• Reagis (Luxembourg Resuscitation Council) Prevention and treatment sudden cardiac arrest: “Restart a Heart day” with  CPR Teaching in secondary schools,  companies, rural municipalities, public administrations and others.
  • MMM18 campaign (2018) (The Luxembourg Institute of Health) participation in the campaign world “May Measurement Month” in order to raise awareness of the risks associated with hypertension. 

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Cardiac Rehabilitation

Phase II Cardiac Rehabilitation is performed ambulatory after ACS/MI / Cardiac Surgery/Heart failure by the four Hospital Centres but the number of patients with heart failure enrolled in the program remains small.

Long term cardiac rehabilitation is provided by the Luxembourg Association of Cardiac Sports Groups (ALGSC). Founded in Luxembourg in 1984, this non-profit association is divided in three regional sections: South, Central and North. Its main objective is to inform on the prevention of cardiovascular disease among the general public and patients with cardiovascular disease, and to offer physical activities for heart patients in order to increase their quality of life and prognosis.

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Aims for the future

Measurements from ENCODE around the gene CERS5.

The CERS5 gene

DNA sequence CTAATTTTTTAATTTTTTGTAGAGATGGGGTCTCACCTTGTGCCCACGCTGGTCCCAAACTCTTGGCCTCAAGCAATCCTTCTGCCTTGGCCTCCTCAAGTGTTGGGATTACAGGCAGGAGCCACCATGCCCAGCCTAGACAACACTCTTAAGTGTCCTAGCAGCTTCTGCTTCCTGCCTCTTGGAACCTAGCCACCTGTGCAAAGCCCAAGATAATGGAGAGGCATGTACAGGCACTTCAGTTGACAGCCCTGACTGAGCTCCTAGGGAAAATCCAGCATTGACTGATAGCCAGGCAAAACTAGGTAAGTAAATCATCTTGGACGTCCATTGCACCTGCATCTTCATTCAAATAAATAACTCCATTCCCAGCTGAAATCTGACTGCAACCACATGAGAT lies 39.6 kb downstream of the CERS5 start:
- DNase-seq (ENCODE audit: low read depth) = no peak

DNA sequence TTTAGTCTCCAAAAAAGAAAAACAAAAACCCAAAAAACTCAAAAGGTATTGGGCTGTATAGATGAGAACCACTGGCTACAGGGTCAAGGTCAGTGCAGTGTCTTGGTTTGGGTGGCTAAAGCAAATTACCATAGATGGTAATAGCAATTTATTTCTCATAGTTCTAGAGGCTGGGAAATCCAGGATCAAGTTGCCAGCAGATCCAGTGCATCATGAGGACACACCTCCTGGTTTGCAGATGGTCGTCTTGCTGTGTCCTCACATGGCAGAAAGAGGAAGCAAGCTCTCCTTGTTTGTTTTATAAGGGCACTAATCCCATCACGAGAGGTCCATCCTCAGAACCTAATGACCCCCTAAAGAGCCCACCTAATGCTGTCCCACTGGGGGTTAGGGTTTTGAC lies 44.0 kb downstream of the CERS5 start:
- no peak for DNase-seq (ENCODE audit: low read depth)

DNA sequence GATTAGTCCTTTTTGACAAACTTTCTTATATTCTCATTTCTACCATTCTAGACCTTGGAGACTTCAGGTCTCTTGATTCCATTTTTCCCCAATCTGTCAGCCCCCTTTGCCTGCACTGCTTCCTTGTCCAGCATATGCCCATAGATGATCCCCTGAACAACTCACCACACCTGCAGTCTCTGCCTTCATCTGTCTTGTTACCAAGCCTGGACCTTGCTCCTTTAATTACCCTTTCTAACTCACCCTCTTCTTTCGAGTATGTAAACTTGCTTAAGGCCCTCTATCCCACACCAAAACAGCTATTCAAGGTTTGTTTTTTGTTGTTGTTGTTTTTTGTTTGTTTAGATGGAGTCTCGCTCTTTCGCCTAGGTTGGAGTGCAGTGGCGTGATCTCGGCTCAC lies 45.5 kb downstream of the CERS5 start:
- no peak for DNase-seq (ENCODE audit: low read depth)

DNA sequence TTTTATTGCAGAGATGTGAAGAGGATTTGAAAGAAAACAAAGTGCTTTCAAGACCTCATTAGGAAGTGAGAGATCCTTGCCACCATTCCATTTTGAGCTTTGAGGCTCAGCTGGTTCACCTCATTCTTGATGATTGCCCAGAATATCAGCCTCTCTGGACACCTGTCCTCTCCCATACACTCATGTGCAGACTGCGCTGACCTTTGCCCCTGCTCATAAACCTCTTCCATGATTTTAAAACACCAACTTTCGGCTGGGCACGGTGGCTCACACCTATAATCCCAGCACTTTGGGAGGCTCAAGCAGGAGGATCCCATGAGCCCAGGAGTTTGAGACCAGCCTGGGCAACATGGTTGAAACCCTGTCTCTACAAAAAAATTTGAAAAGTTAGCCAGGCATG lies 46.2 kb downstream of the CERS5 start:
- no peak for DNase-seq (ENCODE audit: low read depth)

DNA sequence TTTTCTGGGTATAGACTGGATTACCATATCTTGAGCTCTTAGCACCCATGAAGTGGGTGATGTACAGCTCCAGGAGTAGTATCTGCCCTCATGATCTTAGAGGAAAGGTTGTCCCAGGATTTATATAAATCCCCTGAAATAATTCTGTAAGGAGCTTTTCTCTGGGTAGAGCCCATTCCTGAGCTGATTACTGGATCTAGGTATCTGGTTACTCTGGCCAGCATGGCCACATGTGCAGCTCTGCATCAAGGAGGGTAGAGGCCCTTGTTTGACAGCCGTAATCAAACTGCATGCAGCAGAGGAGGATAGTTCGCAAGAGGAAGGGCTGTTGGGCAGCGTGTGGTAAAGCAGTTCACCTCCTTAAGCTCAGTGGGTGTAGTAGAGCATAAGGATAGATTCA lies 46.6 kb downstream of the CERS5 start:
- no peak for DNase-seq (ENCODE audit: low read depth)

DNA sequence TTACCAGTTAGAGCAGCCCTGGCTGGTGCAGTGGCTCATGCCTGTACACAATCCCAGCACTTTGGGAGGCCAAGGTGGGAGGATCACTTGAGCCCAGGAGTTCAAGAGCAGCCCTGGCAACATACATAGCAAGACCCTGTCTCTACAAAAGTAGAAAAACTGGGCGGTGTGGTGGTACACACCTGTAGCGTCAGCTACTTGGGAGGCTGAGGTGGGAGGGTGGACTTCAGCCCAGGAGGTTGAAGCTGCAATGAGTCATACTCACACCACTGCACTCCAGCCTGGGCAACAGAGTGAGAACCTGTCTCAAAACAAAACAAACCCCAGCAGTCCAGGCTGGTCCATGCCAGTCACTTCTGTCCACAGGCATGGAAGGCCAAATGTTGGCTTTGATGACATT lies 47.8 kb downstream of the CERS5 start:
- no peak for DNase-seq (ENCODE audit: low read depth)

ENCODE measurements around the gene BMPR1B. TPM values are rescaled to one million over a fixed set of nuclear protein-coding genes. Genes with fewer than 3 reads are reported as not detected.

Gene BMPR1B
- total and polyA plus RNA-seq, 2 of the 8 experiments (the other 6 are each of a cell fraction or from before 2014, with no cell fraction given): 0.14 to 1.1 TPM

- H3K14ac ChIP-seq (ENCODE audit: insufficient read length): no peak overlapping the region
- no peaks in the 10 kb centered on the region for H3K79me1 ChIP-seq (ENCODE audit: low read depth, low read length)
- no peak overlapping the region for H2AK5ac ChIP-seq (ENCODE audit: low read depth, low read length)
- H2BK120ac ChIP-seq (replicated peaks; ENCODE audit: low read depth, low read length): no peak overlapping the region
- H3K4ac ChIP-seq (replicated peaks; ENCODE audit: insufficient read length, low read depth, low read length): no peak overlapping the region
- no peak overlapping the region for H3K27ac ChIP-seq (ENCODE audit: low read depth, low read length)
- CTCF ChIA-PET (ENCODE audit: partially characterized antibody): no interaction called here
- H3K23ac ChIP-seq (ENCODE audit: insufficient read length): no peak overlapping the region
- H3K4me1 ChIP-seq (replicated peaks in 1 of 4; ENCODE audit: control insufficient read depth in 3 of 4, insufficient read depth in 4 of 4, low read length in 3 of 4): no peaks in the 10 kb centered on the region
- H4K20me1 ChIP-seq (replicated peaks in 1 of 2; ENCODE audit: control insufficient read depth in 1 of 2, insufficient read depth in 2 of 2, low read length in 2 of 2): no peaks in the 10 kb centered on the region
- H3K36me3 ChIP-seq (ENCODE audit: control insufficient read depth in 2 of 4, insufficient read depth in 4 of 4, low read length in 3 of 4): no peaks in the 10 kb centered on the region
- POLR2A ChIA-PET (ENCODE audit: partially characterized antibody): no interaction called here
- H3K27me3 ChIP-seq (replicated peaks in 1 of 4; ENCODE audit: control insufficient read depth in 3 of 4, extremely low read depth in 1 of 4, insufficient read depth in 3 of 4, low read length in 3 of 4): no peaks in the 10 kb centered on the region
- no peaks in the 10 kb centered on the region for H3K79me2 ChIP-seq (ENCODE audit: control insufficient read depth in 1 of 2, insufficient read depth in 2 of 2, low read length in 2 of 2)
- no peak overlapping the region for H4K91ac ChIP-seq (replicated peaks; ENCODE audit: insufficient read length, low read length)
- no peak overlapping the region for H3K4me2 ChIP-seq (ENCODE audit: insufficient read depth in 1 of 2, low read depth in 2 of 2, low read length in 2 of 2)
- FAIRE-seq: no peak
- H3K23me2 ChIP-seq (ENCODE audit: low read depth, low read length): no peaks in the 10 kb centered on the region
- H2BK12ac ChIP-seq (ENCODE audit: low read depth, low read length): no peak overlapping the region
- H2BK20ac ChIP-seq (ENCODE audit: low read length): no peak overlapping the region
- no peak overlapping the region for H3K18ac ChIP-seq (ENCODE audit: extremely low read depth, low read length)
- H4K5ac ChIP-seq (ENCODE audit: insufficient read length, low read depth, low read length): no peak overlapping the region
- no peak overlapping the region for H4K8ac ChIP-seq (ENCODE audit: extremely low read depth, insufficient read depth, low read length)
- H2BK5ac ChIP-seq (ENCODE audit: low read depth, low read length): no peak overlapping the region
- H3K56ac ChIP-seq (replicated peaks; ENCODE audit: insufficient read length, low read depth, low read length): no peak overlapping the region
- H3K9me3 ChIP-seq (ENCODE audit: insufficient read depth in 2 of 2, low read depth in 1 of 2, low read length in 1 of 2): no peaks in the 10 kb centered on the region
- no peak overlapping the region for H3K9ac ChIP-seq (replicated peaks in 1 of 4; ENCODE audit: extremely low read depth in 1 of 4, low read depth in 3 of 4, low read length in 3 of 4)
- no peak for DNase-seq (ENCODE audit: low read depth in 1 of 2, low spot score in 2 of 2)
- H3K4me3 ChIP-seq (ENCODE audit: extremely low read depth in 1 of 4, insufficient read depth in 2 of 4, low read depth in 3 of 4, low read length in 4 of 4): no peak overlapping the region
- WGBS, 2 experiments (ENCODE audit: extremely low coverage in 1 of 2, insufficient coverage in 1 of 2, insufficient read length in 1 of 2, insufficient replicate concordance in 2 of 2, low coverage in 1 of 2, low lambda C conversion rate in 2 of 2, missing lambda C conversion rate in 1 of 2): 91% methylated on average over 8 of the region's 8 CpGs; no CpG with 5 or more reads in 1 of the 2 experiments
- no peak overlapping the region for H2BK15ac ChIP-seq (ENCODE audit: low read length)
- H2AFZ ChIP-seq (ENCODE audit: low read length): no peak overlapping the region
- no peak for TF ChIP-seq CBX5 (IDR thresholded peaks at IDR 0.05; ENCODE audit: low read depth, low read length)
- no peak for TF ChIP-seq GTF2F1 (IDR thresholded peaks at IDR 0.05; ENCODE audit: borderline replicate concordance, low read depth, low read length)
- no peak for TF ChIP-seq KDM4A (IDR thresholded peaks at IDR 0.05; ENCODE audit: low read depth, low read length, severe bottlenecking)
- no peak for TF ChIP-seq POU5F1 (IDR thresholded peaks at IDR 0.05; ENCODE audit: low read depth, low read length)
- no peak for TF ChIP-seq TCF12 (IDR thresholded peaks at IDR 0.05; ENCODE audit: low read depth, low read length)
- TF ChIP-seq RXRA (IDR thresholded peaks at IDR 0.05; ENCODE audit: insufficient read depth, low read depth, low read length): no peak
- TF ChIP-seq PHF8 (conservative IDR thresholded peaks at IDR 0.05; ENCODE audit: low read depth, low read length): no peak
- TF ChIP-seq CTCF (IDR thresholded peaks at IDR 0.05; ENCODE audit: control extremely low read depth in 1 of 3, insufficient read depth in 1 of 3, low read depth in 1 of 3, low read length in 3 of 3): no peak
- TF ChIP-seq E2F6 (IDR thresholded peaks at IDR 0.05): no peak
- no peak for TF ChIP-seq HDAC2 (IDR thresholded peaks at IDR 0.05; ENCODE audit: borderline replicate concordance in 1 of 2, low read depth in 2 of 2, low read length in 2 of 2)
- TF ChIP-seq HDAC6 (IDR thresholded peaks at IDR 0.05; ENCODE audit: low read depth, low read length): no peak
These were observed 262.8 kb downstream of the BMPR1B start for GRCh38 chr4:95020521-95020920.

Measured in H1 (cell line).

In Luxembourg as in other countries behavioral risk factors, such as overweight and the use of tobacco and alcohol remain important challenges for the health system and reveal substantial inequalities according to education and income status.

Prevention policies suggest ways to meet the challenge: a comprehensive set of health strategies, targeted health promotion and prevention activities with the aim to address CVD risk through raising awareness and with public health campaigns.

The efficient allocation and use of health care resources could receive higher policy priority as the system is very costly and payment methods do not promote efficiency in service provision.

There is considerable room to do more with regular health system performance assessments, particularly when it comes to the monitoring of inputs, processes, outputs and outcomes. Here setting up appropriate information systems will be key.

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Note: The content of this article reflects the personal opinion of the author/s and is not necessarily the official position of the European Society of Cardiology.